China’s goals are becoming even more globally ambitious as its size and influence grows.
Having already taken the title of world’s largest economy in terms of purchasing power parity, this trend will almost surely continue into the 2020s.
Right now, China is focusing on three main areas: its currency, role in the global economy, and outbound foreign investment.
Beijing’s actions will impact just about everywhere on the entire planet: whether we’re talking about developed countries like the US and Japan, or emerging economies such as Mexico and Thailand.
However, China will almost certainly affect frontier markets more than anywhere else. That’s because a huge amount of Chinese capital and knowledge now goes toward developing these rapidly growing nations.
In fact, you should probably invest in Asia’s frontier markets instead of China itself. Countries including Kazakhstan, Laos, and Vietnam have all of China’s upside, while limiting themselves from nearly of their larger neighbor’s downside potential.
Quite simply: China has more capital to invest in nearby countries than ever, giving a boost to their economies. Yet compared to markets like Cambodia and Myanmar, China’s demographic trends are extremely weak and there are few remaining internal growth factors.
The Yuan Goes International
China’s yuan is increasingly used as a global currency. They’re setting up trade deals and swap agreements with dozens of countries each year.
Beijing is doing everything they can to internationalize the yuan. They boast size and influence, but a major worldwide currency is one of few things the Chinese economy lacks.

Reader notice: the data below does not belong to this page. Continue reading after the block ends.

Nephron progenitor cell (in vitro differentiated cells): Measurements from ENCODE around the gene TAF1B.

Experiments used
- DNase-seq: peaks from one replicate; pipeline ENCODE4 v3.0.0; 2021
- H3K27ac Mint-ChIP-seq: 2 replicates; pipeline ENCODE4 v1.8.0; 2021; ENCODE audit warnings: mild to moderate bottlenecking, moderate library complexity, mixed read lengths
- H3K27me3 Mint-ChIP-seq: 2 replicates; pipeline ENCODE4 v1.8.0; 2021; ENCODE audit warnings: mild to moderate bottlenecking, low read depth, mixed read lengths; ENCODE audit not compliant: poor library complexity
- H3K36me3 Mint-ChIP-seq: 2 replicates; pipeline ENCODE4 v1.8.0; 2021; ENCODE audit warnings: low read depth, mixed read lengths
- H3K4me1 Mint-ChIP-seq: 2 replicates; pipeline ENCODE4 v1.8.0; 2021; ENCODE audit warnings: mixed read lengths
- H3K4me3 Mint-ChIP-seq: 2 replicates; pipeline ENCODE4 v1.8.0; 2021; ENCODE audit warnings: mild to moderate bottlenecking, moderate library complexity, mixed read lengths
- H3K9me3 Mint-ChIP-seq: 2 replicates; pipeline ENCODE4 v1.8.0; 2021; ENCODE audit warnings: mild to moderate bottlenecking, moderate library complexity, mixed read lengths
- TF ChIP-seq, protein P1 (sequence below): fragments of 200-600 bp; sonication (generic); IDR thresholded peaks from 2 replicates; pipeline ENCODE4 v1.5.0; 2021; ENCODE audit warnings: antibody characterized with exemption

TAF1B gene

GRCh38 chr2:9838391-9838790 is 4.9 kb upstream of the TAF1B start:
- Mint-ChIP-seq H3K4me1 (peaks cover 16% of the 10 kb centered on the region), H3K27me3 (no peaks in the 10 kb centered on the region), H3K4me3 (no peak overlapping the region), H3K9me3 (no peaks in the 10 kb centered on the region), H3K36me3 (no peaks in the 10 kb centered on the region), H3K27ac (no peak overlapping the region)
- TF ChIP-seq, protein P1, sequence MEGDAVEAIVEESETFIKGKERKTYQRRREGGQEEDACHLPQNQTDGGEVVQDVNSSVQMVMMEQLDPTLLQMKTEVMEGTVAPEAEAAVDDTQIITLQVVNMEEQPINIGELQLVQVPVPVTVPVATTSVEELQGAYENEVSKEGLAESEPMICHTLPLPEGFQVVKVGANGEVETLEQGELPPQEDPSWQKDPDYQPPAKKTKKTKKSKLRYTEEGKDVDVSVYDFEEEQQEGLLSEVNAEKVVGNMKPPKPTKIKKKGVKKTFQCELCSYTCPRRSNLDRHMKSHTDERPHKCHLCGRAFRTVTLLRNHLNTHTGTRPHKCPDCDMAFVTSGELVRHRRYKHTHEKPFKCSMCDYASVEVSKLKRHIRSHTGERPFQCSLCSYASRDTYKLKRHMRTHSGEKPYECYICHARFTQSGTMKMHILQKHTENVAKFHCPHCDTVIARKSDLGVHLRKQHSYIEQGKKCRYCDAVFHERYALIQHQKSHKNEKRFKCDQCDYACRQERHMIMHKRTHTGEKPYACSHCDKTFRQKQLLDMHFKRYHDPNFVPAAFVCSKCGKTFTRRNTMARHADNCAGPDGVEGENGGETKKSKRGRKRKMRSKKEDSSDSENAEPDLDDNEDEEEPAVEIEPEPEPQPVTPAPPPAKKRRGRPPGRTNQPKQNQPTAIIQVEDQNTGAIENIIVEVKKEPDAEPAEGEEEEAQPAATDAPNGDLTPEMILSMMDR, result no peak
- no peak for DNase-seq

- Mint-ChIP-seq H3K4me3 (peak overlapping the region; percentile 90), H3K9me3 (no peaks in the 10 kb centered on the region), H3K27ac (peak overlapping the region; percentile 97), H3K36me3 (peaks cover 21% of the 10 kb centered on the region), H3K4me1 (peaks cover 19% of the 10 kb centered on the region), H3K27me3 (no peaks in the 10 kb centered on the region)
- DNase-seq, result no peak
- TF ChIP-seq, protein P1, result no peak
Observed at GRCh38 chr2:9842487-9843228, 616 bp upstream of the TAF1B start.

Foreign direct investment (FDI) has soared across Asian frontier markets since the early 2000s. A major reason why? The fact that they now have a new, easy financing option nearby in the form of an internationalized Yuan.
Yet China’s efforts to internationalize its Yuan didn’t just start recently. Back in 2014 alone, the Singapore exchange listed its first stock denominated in yuan and London hosted its first bond yuan-denominated bond.
During the same year, China’s Yuan became Asia’s most actively traded currency too. That’s on top of countless other developments all throughout the 2010s.
Although perhaps the most crucial evidence of Beijing’s ambitions was their campaign to have the yuan included in the International Monetary Fund’s SDR (Special Drawing Rights) basket.
The SDR is re-weighted every five years, and is held by most central banks around the world as an asset on their balance sheets. Essentially, it’s a basket that’s meant to represent the world’s most widely-traded currencies.